Lists Home |
Date Index |
At 15:36 25/07/2006, Didier PH Martin wrote:
>Your challenge is quite stimulating and I am happy to see some focus on real
>stuff and less on politics.
Thanks - I also enjoy your comments
>Here is what I am proposing:
>Having more than one option is always good because we do not know where the
>evolution will lead us what will be the fittest to survive.
Yes. The Web achieves this though the huge number of people. It may
be that others not on XML-DEV are discussing this
>You actually have as options:
>a) A java only world incarnated with Eclipse and bioeclipse.
>b) A potential browser solution (if I understand well the current one is
My problem (and i am often out of date) with the current browsers are:
- they do not care about running applications so there is little
useful support and hooks
- they are not yet fully consistent between each other
Also because there are 2-3 choices then we have to support all. If we
support Bioclipse then at least we only have one platform; of course
we have the challenge to evangelise it
>Option (a) is already taken care of.
Well Bioclipse is young. It can be installed by experts but not for
mass release. But hopefully that will come
>Option (b) needs some brain and hands.
>Let's see if I can contribute but now I need more info:
>a) I assume that a publication needs a way to be encoded. I am proposing
>XHTML because its easy to get it interpreted in most browsers. So the
>textual information can be encoded into XHTML.
>b) For information unit about molecular matters I guess you want to use CML
>and a CML interpreter. I noticed a few but JMOL seems to be the best. Am I
Chemistry is a large subject so there are many aspects. (Molecules,
reactions, computation, spectra, crystallography). CML supports all
and essentially each has its own complementary interpreter. They are
all getting installed in Bioclipse:
* Jmol 3D viewer
* JChempaint 2D editor and display (note "2D" is completely different
from 3D - you cannot create one from the other easily
* JUMBO CML toolkit manages schema and basic chemistry on it
* CDK and JOELib - advanced chemical computation
* JSpecView graphical display of spectra
>c) For math I am puzzled because comments made in this forum lead me to
>conclude that mathML is unsatisfactory. So, what to do for math information
>units? Waiting for your imput.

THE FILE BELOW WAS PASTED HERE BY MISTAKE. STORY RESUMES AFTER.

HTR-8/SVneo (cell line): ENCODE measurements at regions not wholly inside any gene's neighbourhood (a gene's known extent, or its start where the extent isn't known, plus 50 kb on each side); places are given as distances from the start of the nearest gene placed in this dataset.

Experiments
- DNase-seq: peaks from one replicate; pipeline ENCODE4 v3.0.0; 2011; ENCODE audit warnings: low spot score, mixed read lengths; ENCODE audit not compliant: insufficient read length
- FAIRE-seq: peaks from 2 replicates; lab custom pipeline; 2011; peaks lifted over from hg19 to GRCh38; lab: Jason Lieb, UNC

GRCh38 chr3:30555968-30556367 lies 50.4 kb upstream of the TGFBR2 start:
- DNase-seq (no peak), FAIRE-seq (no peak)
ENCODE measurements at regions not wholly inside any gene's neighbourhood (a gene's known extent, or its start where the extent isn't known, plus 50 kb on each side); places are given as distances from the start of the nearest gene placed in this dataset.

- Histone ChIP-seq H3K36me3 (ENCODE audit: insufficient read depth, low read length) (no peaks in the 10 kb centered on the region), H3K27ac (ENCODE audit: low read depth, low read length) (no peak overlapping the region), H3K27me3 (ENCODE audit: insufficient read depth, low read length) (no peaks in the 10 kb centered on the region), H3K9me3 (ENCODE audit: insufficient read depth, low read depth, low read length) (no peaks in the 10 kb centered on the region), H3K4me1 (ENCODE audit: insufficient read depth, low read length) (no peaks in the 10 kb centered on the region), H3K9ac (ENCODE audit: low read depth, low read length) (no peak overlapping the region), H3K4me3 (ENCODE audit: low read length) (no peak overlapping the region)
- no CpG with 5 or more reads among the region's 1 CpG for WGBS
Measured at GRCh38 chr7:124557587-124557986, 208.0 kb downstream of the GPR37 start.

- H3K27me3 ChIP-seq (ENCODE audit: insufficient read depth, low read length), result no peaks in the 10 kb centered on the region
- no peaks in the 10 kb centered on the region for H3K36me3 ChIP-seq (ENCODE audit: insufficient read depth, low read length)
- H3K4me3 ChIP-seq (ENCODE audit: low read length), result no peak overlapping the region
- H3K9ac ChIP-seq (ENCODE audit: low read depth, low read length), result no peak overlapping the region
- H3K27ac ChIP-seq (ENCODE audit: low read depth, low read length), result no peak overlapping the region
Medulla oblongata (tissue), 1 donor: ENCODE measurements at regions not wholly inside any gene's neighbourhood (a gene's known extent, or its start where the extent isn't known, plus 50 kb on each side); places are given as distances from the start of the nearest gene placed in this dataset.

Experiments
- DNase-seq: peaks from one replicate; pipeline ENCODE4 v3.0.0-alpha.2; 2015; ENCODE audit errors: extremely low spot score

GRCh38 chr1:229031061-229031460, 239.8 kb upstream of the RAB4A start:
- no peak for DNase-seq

I don't think the comments are accurate. MathML is a well developed
language for presentational maths. It is designed for use up to
undergraduate STM (Science, Technical, Medical). It is IMO well
suited for general scientific presentational publishing. Its semantic
component is probably less well deployed - this is IMO a matter of
time and some evangelism. I am perfectly happy to use MathML for math
>d) any other format?
Many - and we have to be prepared to install ones we don't know
about. For example there are perhaps 5-10 quite widely deployed MLs
in bioscience. It is not a problem if they simply take up screen
space. If they need to intercommunicate then they must have a common
ontology and event model. This is ambitious!
>So guess that what I am doing is collecting the datument atoms or
>information units required. IN other words do we have the right capabilities
>in the browser to correctly interpret/render the different information unit
>required. This is the first step for building an intelligent CLAX wrapper
>for the different browser environments.
It would be wrong to base CLAX primarily on chemistry. Here is a
simple service returning the time (the syntax is not meant to be
critical - will change between emails!)
<param name="timezone" value="BST"/>
We send a request to a service with a parameter timezone and get a
response of a given datatype. The service knows it has an input of
timezone and returns an XSD datetime.
The datatype could come from any ML. So for math::
<param name="operation" value="integration"/>
<!-- sin(x) - as from Mathematica web page -->
This shows a service which takes a parameter (operation) and a MathML
expression (in this case sin(x)) - I know this isn't semantic math,
but it shows the idea. It applies the operation and returns a MathML
Here is one in CML that finds the molecular weight of a compound
<param name="operation" value="getMolecularWeight"/>
<cml:molecule formula="C 2 H 4" cml="http://www.xml-cml.org/schema"/>
This request a service taking an operation and a molecule and returns
an XSD float (28.02 in this case)
Because CML schema is mapped onto Java we can interrogate it through
Java reflection (CMLMolecule.class, getMolecularMass()) directly from
the clax parameters - trivial.
The service is written by a domain expert; so long as the input
datatpyes agree with the POST and the output agrees with the return
the service simply executes, e.g.:
<param name="type" value="lightBulb"/>
We expect to see much of the computation being broken into modules
like this and shipping XML object between them. Except for very short
and repeated services then performance overheads are small
Unilever Centre for Molecular Sciences Informatics
University of Cambridge,
Lensfield Road, Cambridge CB2 1EW, UK